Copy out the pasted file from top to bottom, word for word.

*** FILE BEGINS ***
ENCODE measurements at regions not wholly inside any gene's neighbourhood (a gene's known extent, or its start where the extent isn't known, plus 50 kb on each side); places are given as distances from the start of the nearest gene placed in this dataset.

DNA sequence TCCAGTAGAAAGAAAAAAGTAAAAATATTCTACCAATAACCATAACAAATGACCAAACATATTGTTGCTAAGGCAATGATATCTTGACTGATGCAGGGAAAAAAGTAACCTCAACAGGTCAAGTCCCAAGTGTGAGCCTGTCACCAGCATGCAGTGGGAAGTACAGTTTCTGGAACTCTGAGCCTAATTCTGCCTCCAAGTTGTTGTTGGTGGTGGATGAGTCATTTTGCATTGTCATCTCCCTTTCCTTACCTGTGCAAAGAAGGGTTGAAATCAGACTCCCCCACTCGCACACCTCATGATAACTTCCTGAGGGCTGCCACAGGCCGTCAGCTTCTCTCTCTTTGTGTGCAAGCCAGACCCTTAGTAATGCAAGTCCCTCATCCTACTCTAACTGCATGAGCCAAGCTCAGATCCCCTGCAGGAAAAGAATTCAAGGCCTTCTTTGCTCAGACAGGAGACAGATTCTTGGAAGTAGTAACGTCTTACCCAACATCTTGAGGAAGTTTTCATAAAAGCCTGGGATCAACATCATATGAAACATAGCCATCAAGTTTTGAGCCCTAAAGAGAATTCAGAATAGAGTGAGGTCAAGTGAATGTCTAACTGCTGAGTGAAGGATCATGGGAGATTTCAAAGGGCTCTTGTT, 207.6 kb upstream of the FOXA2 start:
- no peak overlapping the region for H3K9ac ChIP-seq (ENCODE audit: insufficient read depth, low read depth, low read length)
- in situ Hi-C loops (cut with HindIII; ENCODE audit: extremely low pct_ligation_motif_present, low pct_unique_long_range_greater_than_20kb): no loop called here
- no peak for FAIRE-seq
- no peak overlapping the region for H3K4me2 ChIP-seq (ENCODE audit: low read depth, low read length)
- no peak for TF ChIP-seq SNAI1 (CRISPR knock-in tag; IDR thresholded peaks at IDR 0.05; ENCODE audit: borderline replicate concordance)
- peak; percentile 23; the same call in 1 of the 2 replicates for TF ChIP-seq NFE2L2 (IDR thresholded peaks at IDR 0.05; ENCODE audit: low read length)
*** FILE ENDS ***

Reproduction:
ENCODE measurements at regions not wholly inside any gene's neighbourhood (a gene's known extent, or its start where the extent isn't known, plus 50 kb on each side); places are given as distances from the start of the nearest gene placed in this dataset.

DNA sequence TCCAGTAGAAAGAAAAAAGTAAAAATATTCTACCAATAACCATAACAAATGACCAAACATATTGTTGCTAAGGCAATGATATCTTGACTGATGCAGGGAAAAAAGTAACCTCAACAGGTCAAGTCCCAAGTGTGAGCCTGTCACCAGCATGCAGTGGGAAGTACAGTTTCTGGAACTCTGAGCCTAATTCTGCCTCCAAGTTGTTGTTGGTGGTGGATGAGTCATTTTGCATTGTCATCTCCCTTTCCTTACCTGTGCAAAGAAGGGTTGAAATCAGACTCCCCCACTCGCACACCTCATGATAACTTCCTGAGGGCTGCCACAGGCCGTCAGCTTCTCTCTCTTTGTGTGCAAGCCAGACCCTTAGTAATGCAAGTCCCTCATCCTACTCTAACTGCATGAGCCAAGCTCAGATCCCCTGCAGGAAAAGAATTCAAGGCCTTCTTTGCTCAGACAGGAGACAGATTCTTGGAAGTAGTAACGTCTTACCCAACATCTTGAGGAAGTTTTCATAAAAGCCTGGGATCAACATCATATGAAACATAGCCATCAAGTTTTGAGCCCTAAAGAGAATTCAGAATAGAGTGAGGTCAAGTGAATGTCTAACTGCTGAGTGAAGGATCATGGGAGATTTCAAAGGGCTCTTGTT, 207.6 kb upstream of the FOXA2 start:
- no peak overlapping the region for H3K9ac ChIP-seq (ENCODE audit: insufficient read depth, low read depth, low read length)
- in situ Hi-C loops (cut with HindIII; ENCODE audit: extremely low pct_ligation_motif_present, low pct_unique_long_range_greater_than_20kb): no loop called here
- no peak for FAIRE-seq
- no peak overlapping the region for H3K4me2 ChIP-seq (ENCODE audit: low read depth, low read length)
- no peak for TF ChIP-seq SNAI1 (CRISPR knock-in tag; IDR thresholded peaks at IDR 0.05; ENCODE audit: borderline replicate concordance)
- peak; percentile 23; the same call in 1 of the 2 replicates for TF ChIP-seq NFE2L2 (IDR thresholded peaks at IDR 0.05; ENCODE audit: low read length)